The United States government placed an unknown number of Central American migrant children into the custody of human traffickers after neglecting to run the most basic checks on these so-called “caregivers,” according to a Senate report released on Thursday.
In the fall of 2013, tens of thousands of unaccompanied minors traveled to the U.S. southern border, in flight from poverty and gang violence in Central America. At least six of those children were eventually resettled on an egg farm in Marion, Ohio, where their sponsors forced them to work 12 hours a day under threats of death. Local law enforcement uncovered the operation last year, prompting the Senate’s Permanent Subcommittee on Investigations to open an inquiry into the federal government’s handling of migrants.
“It is intolerable that human trafficking — modern-day slavery — could occur in our own backyard,” Senator Rob Portman, Republican of Ohio and the chairman of the subcommittee, told the New York Times. “But what makes the Marion cases even more alarming is that a U.S. government agency was responsible for delivering some of the victims into the hands of their abusers.”
As detention centers became incapable of housing the massive influx of migrants, the Department of Health and Human Services started placing children into the care of sponsors who would oversee the minors until their bids for refugee status could be reviewed. But in many cases, officials failed to confirm whether the adults volunteering for this task were actually relatives or good Samaritans — and not unscrupulous egg farmers or child molesters. The department performed check-in visits at caretakers’ homes in only 5 percent of cases between 2013 and 2015, according to the report.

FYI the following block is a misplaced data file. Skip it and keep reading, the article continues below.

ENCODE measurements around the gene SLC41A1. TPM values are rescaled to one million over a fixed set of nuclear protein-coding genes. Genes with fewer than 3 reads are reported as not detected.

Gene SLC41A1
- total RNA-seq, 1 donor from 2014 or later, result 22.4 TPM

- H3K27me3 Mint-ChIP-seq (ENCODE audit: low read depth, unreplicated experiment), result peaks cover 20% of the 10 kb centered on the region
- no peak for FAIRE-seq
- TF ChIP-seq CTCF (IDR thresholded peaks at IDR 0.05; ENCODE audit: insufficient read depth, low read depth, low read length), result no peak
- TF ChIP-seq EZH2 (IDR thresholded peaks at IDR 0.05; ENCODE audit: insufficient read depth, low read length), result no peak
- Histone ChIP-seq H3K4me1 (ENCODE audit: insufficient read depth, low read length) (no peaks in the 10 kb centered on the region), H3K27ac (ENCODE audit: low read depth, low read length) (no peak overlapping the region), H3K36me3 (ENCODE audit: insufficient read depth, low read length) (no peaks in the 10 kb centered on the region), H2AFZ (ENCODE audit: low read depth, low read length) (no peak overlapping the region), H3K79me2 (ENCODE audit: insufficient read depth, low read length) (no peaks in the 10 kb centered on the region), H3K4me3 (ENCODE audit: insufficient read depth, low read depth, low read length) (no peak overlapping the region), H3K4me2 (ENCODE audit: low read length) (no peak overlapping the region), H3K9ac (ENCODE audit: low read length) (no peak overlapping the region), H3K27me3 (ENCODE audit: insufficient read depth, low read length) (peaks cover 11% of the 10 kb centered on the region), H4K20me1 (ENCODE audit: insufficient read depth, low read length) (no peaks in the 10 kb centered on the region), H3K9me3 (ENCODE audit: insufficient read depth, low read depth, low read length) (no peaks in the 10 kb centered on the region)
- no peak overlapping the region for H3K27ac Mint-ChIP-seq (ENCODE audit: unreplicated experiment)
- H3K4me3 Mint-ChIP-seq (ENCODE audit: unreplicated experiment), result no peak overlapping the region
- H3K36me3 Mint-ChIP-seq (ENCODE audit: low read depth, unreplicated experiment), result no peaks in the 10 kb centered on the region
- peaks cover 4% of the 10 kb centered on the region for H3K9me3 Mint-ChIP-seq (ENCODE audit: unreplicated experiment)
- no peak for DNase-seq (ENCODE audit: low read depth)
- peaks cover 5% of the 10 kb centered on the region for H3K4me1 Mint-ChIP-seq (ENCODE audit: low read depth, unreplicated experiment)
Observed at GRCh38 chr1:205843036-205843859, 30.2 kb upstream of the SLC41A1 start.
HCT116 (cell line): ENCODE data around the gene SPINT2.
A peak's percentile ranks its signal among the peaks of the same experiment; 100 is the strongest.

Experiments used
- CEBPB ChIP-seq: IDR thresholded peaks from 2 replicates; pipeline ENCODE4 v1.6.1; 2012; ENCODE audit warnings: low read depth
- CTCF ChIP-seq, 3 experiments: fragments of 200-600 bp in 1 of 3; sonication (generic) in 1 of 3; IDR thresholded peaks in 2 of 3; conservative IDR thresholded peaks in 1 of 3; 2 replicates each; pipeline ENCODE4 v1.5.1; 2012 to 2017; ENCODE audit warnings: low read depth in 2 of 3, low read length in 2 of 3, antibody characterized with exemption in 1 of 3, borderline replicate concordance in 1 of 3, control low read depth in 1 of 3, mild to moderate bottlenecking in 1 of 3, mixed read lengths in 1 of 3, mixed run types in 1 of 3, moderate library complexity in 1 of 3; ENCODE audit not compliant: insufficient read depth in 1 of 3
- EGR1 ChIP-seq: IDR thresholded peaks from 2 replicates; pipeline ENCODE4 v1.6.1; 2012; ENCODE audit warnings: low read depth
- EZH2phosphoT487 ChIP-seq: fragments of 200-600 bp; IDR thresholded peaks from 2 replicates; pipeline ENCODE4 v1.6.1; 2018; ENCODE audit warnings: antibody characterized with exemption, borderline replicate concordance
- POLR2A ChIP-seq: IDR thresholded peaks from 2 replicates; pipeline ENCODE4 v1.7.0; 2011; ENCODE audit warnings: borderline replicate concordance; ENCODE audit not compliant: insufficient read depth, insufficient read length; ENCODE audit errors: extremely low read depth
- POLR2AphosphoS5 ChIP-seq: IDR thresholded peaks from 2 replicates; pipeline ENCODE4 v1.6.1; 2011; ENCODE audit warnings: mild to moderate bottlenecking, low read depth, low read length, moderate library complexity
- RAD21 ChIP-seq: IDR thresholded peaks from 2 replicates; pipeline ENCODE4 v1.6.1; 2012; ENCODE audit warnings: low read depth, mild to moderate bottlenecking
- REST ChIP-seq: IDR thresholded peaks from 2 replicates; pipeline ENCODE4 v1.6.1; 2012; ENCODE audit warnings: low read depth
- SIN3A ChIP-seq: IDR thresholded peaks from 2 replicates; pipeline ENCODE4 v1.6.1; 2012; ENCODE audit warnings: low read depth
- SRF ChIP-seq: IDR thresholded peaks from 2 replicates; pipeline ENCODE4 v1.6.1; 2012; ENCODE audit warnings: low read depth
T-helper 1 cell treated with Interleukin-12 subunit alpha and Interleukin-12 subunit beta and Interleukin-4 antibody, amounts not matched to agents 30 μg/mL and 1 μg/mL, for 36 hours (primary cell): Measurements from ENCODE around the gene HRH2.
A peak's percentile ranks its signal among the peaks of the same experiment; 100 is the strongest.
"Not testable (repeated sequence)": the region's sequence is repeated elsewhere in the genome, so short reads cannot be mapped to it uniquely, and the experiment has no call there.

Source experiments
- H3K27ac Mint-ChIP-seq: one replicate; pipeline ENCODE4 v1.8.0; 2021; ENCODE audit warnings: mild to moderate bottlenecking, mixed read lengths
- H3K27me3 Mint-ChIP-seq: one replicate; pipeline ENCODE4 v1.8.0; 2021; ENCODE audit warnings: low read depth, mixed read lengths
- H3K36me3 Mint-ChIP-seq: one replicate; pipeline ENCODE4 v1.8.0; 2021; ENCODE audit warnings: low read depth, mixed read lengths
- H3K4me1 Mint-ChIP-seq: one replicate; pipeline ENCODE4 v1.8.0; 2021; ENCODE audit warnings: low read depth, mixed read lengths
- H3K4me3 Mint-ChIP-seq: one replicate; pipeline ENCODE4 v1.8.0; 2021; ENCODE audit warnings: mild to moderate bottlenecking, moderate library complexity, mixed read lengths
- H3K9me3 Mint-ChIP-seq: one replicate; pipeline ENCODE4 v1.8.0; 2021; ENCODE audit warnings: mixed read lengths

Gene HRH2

The Senate’s investigation built on an Associated Press report that found more than two dozen unaccompanied children were placed in homes where they were sexually abused, starved, or forced into slave labor. HHS claimed that it lacked the funds and authorities that a more rigorous screening process would have required. However, the investigation also found that HHS did not spend all of the money allocated to it for handling the crisis.
The agency placed 90,000 migrant children into sponsor care between 2013 and 2015. Exactly how many of those fell prey to traffickers is unknown, because the agency does not keep track.